Political stability and finance boost Swiss ranking

Switzerland is the third most competitive nation in the world according to the 2012 global competitiveness report published on Thursday by the Lausanne-based IMD business school. After climbing two spots it has become the European leader.

The strong franc is the biggest concern for Switzerland's competitiveness (Keystone)

Hong Kong came out top in the 24th edition of the IMD’s annual publication ahead of the United States. Switzerland, which recorded its first ever podium finish after dropping from fourth to fifth last year, was followed by Singapore and Sweden.

“Switzerland’s progression is also due to the international economic situation,” IMD economist Ann-France Borgeaud Pierazzi told Geneva’s Le Temps newspaper. “Europe is suffering from the crisis. Asia is slowing down, which explains why we are ahead of Singapore in 2012.”

The report’s authors said that Switzerland distinguished itself thanks to its political stability -best of the 59 countries surveyed – and its management of public finances, in which it ranked fourth, an improvement of 28 places over 2011. The debt brake introduced in 2003 was a factor in this result, particularly with the rest of Europe suffering from the financial crisis.

Switzerland was also given high marks for its low unemployment and flexible job market. Opinion leaders surveyed for the report placed the country’s skilled workforce and competitive tax regime and predictability among their top attractiveness factors.

The Swiss also ranked highly for their infrastructure, finishing only behind the US in terms of human, technological and scientific resources available for business.


Business leaders were also positive about the Swiss National Bank’s policies, saying that they had a favourable impact on economic development. There were however strong concerns about the strength of the franc, with Switzerland ranked 57th out of 59 countries on this criteria alone.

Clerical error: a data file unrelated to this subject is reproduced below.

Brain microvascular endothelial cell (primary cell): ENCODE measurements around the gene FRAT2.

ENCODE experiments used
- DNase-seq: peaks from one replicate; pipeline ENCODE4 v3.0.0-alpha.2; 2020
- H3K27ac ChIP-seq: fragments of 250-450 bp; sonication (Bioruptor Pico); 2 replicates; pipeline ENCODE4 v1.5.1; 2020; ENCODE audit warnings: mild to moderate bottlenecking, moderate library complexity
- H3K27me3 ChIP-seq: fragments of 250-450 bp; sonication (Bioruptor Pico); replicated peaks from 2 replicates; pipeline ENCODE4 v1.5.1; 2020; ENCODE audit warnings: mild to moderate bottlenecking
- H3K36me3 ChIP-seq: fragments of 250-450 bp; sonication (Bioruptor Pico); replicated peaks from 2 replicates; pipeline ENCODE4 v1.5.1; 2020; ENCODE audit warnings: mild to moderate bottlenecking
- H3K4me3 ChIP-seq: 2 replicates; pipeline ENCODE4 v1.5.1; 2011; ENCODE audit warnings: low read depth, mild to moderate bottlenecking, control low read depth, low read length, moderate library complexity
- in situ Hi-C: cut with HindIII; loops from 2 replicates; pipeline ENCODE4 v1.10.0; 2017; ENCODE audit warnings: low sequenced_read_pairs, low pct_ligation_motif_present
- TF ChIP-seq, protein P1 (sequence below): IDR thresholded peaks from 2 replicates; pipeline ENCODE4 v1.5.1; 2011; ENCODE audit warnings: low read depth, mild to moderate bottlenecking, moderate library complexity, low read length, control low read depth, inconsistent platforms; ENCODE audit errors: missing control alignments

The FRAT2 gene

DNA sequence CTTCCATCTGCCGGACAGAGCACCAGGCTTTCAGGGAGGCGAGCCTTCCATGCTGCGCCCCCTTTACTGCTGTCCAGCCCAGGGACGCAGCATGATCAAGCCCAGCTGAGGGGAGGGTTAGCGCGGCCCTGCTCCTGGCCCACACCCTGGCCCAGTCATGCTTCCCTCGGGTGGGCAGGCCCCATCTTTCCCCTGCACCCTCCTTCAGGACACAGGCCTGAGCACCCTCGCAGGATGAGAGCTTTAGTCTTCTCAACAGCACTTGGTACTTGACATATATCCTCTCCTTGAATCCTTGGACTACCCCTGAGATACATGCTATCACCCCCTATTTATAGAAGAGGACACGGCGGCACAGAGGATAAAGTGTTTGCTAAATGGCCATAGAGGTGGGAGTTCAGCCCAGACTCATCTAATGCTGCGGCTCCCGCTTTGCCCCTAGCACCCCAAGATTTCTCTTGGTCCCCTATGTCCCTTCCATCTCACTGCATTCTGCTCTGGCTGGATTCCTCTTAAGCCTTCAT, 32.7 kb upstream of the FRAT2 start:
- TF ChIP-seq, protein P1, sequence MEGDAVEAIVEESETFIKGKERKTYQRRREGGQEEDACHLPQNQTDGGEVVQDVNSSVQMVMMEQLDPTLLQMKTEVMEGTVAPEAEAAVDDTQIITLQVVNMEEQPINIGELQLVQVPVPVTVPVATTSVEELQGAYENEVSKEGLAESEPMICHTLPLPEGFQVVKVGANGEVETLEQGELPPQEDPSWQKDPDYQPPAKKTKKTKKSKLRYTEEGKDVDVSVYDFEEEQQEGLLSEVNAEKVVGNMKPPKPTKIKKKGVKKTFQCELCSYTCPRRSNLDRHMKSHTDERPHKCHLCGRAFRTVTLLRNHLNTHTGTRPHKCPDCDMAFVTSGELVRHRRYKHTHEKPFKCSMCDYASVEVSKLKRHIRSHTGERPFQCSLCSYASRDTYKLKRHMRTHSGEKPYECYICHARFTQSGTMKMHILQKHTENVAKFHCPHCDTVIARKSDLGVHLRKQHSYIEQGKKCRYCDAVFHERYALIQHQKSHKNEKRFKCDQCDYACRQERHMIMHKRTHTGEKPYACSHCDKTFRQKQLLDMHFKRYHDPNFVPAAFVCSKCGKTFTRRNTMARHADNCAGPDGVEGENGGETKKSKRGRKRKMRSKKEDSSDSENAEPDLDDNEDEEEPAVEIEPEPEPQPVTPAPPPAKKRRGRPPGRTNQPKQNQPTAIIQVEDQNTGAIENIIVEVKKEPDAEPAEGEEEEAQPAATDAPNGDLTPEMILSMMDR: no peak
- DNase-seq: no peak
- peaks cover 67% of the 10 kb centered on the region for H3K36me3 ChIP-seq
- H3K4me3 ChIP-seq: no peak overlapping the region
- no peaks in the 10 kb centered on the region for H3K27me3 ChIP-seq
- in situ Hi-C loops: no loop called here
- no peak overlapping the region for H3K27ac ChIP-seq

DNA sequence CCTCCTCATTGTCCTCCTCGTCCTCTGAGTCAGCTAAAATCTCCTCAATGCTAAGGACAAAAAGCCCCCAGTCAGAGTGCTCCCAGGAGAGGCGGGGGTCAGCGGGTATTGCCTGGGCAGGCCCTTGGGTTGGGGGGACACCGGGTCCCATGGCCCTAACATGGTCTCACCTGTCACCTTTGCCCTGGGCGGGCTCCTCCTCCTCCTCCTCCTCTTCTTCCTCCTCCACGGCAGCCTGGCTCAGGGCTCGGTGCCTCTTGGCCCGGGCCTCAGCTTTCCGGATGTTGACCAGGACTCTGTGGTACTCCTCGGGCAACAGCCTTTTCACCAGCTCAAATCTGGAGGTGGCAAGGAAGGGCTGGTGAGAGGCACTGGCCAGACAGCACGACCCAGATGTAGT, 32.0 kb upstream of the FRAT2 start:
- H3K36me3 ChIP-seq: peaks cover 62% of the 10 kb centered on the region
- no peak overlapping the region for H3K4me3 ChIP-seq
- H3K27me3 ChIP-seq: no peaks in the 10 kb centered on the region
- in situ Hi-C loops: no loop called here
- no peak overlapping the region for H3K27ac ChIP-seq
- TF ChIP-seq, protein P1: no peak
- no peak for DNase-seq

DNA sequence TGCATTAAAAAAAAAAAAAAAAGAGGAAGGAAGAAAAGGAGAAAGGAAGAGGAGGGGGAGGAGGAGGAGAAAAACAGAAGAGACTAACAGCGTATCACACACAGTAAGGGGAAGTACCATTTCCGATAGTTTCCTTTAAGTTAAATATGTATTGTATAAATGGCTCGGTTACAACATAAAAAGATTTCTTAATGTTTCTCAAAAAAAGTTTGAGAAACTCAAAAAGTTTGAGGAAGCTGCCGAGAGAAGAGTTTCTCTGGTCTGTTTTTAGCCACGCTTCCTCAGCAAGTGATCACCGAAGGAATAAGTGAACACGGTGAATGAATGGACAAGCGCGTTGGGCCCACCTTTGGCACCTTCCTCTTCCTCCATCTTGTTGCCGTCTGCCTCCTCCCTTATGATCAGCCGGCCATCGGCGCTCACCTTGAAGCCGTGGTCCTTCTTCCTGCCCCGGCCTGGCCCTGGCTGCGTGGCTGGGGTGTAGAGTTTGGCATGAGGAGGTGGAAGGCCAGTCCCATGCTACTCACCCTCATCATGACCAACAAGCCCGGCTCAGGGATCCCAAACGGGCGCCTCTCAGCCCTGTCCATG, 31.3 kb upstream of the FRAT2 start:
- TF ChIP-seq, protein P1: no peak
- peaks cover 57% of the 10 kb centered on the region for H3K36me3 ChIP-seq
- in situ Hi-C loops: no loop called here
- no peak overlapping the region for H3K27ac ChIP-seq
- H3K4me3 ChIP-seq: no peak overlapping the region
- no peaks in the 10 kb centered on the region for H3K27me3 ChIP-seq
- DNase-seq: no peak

Other perceived threats to the Swiss economy are the possible relocation of production as well as research and development facilities abroad. Competitiveness is still boosted though by the legal and regulatory framework and strong productivity.

According to the authors, Switzerland is competitive because it has diversified into niche products and services that face less international competition. But it remains strongly dependent on Europe, its main trading partner, and is vulnerable to falling demand on the continent.

Globally speaking, Hong Kong, Switzerland, Singapore and Sweden “make up a leading group characterised by their dynamism in terms of exports, attitudes, and values favoring openness and exchange”.

The US ranks for its part highly because its excellent infrastructure and the decisive influence it has on markets.

“US competitiveness has a deep impact on the rest of the world because it is uniquely interacting with every economy, advanced or emerging. No other nation can exercise such a strong ‘pull effect’ on the world,” said Stephane Garelli, director of IMD’s World Competitiveness Center, in the report.

The other report

In comparison, the World Economic Forum’s earlier Global Competitiveness Report for 2011-2012 stated that Switzerland is the world’s most competitive country,

The report, published last year, cited Switzerland’s technological capabilities and the effectiveness of its labour market as reasons for its good results in the overall rankings.

The report found that Switzerland was particularly good at translating research into new products and stated that Switzerland ranked seventh worldwide for patenting. In terms of infrastructure, Switzerland ranked fifth.

swissinfo.ch and agencies

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